Hours are noon to 4 p.m. Grand Tasting tickets are $70 and are expected to sell out, with just 300 lanyards being sold.

The Presentation of Christ Greek Orthodox Church hosts the Ypapanti Greek Food Festival at Olympia Hall in East Pittsburgh. The indoor dining room features a menu of Greek entrees and a variety of pastries. Or enjoy the festive environment of the outdoor Grecian Garden with authentic folk dancing and live music, plus gyros and loukoumades – Greek doughnuts with honey.  

More details to come. Admission is free.

Picklesburgh has grown to four days of fun. Photo courtesy of Picklesburgh.

It’s a big dill for pickle lovers to come together at Picklesburgh, named the No. 1 Specialty Food Festival in America by USA Today readers three years in a row. Pickle mania hits its zenith with imaginative pickle-flavored eats. The ever-growing, four-day festival will stretch along the Boulevard of the Allies.

Compete in the pickle juice drinking contest. Savor exotic treats like pickle-flavored cupcakes, cotton candy and beer. Kids will find pickle-ish fun at the L’il Gherkins KidsPlay Activity Area where they can decorate pickle necklaces, make puppets and work on coloring pages. Live music will be on the schedule throughout the festival.

Details are coming soon. Admission is free.

You scream, I scream! We all scream for ice cream! You will finally get your fill of this cold creamy stuff at the annual Ice Cream Fundae. This year marks the 30th anniversary of the Pressley Ridge fundraiser. Visitors stroll through the zoo, stopping at stations along the way, where sponsors compete for your vote for best flavor. It will be a tough decision: Graeter’s Ice Cream creates dozens of all-you-can-eat deliciousness.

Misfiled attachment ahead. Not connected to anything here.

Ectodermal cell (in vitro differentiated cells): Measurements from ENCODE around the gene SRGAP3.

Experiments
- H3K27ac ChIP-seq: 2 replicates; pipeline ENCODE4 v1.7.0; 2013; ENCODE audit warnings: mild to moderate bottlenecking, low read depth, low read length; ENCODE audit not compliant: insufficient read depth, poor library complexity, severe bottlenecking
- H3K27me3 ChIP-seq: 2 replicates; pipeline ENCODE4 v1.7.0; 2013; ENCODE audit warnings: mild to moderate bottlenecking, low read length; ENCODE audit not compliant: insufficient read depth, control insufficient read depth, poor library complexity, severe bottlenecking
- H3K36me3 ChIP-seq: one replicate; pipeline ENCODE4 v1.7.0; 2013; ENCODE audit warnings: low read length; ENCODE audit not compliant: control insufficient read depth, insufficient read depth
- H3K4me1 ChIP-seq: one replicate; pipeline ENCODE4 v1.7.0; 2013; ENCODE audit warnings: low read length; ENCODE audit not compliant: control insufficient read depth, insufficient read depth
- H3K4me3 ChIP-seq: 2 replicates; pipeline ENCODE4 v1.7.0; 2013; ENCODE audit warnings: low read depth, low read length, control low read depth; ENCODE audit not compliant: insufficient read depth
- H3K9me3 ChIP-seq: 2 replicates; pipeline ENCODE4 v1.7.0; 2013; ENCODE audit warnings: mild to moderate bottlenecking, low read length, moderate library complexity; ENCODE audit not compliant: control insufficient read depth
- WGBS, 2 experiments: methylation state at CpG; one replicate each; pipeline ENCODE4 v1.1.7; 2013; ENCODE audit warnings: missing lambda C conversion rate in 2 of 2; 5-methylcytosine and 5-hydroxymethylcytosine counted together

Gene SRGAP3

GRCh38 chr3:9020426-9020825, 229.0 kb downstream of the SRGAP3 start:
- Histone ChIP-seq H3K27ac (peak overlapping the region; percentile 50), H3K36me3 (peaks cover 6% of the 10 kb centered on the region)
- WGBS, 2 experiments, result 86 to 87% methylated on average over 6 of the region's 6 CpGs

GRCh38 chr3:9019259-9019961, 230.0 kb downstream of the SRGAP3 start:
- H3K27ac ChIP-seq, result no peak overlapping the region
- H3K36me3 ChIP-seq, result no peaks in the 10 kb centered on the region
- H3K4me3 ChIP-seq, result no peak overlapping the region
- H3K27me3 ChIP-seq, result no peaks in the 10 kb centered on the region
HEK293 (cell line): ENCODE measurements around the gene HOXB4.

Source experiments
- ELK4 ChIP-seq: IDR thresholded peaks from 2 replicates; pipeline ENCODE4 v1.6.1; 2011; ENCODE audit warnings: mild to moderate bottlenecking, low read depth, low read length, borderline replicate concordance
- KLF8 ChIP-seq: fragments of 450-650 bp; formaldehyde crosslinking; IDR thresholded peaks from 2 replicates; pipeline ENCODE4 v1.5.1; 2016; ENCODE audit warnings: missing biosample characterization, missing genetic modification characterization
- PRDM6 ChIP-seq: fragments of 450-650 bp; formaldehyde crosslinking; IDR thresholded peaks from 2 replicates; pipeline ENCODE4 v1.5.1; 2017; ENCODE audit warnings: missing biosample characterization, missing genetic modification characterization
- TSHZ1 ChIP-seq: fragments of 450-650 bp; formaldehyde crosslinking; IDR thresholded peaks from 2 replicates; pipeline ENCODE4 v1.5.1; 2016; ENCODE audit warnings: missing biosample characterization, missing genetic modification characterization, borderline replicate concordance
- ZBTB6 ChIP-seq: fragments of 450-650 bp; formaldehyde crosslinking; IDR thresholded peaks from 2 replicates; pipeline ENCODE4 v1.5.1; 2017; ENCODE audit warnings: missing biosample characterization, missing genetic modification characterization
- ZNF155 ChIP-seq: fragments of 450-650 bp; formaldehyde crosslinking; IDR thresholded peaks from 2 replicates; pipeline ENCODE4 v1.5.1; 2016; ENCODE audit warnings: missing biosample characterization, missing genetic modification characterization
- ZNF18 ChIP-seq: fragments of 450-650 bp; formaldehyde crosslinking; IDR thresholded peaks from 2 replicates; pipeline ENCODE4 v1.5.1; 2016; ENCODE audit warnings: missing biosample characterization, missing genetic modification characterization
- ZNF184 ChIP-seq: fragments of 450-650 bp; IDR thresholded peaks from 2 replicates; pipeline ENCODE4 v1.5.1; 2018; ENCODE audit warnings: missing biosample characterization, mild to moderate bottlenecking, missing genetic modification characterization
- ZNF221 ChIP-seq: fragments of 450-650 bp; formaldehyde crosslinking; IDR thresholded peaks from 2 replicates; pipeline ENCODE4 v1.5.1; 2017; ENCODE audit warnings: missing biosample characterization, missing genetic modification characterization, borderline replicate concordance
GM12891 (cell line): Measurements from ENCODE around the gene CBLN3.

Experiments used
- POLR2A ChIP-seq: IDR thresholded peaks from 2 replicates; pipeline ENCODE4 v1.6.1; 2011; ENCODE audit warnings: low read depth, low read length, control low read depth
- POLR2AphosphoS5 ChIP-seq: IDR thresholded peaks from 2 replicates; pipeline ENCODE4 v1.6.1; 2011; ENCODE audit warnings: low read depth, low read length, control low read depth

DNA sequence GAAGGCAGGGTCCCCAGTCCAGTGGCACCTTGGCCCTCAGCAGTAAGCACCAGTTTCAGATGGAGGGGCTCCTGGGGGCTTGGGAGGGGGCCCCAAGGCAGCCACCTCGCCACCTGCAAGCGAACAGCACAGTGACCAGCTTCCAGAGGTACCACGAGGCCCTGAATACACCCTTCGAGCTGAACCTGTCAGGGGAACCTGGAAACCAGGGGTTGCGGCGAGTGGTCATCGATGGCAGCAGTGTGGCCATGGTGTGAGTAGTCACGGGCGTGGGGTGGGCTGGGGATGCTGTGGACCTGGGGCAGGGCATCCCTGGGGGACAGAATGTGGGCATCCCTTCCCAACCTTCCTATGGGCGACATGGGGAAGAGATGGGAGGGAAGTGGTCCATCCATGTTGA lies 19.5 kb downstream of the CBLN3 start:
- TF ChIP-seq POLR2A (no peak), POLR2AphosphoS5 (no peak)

Kids will have fun visiting with mascots and princess characters, face painting and air-brush tattoos. Weird Eric provides the laughs while the Ambridge Steel Drum Band and DJ Jan Jusa offer background music.

Hours are 6-9 p.m. Tickets are $25, $10 for ages 4-17, free for ages 3 and younger. A Family Four Pack runs $50.

VegFest highlights delicious plant-based foods. Photo courtesy of VegFest.

Those who follow a plant-based lifestyle and those considering that option will find a joyful approach to all the information they need. This showcase of some of the best vegetarian and vegan foods will be on display along with cooking demonstrations. Hosted by the nonprofit Justice for Animals organization, VegFest includes live entertainment, wellness vendors and family-friendly activities.

Hours are 11 a.m.-5 p.m. Admission is free.

At its heart, Barrel & Flow is a Black-focused beer festival that expounds the drafts of more than 100 brewers and distillers. But the dozens of food vendors taking part qualify the event as a food festival, too. You’ll find everything your taste buds might crave, from Caribbean, Creole and Brazilian cuisine to Salvadorean, Cuban and Middle Eastern fare. A curated market with offerings from indie artisans is part of the appeal.

Barrel & Flow was named the No. 1 Brew Fest in America two years in a row by USA Today readers. The festival fills the streets at the Stacks at 3 Crossings.

More details coming soon. Ticket prices vary: General admission starts at $60. The Art Enthusiast ticket is $30 with no tasting glass. Early Access is $85. The VIP Experience is $225, which includes the Aug. 9 conference.